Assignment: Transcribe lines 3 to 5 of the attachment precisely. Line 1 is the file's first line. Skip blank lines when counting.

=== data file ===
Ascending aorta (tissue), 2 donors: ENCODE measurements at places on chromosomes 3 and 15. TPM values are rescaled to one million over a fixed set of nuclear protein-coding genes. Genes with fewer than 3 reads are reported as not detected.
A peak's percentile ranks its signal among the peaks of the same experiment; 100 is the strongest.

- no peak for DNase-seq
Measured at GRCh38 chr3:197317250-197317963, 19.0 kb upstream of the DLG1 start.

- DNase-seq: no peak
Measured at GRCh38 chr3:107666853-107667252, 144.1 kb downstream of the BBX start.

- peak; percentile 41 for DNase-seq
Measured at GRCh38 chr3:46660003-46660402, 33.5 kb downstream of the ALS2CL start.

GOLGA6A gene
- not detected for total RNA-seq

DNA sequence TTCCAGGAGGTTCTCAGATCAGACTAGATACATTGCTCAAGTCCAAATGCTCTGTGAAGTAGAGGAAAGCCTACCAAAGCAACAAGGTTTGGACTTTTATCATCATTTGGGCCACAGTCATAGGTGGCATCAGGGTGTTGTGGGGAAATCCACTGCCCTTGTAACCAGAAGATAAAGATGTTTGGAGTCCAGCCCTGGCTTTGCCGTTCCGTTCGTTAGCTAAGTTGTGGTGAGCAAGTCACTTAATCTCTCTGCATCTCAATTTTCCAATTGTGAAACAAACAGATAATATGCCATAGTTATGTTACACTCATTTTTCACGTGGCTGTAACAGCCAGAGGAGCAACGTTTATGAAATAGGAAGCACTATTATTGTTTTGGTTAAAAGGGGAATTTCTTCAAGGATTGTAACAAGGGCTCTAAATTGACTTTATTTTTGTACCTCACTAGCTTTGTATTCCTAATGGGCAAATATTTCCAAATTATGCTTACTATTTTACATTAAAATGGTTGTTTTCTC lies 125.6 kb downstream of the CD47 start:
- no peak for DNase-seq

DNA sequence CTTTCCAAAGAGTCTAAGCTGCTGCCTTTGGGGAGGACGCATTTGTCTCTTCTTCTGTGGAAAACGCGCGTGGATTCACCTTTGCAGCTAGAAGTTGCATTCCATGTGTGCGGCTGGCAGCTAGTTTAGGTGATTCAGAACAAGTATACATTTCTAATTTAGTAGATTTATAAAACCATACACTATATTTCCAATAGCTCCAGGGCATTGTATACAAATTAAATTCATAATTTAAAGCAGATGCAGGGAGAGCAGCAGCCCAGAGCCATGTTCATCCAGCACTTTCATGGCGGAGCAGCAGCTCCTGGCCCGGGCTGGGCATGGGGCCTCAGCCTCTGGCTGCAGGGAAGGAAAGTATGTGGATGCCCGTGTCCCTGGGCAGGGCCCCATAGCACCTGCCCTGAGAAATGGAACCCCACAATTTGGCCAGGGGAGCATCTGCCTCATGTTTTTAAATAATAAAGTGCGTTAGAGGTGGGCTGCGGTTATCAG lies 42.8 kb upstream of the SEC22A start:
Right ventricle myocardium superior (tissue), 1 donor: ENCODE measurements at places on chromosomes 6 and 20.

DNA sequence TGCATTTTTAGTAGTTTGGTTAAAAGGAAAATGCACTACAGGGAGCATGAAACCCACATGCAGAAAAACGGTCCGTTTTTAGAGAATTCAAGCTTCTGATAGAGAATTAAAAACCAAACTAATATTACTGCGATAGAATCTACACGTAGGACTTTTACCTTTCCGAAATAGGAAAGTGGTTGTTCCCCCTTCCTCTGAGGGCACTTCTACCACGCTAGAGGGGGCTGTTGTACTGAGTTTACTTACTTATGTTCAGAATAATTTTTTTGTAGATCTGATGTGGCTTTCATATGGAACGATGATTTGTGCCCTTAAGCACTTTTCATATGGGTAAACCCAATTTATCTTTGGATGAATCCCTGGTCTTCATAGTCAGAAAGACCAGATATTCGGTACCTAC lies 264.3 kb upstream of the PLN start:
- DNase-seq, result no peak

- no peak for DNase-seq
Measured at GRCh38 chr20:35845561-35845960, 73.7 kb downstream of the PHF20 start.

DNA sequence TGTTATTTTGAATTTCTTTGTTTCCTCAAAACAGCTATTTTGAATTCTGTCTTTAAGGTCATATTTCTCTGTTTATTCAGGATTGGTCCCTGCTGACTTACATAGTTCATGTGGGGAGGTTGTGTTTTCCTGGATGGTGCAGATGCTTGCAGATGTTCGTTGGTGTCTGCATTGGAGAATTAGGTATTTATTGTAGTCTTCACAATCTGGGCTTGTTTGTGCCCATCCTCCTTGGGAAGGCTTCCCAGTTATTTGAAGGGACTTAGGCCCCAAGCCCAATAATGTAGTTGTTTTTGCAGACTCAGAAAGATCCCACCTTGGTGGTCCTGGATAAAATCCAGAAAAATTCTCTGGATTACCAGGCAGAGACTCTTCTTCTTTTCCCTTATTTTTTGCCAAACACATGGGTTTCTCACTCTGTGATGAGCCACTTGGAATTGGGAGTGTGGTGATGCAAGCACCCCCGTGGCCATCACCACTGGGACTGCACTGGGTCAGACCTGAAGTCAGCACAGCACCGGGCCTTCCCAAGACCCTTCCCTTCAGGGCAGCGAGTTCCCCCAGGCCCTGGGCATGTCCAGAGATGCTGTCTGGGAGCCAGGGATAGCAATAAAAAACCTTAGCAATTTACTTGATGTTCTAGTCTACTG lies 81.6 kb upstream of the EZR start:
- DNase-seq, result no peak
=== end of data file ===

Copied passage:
- no peak for DNase-seq
Measured at GRCh38 chr3:197317250-197317963, 19.0 kb upstream of the DLG1 start.

- DNase-seq: no peak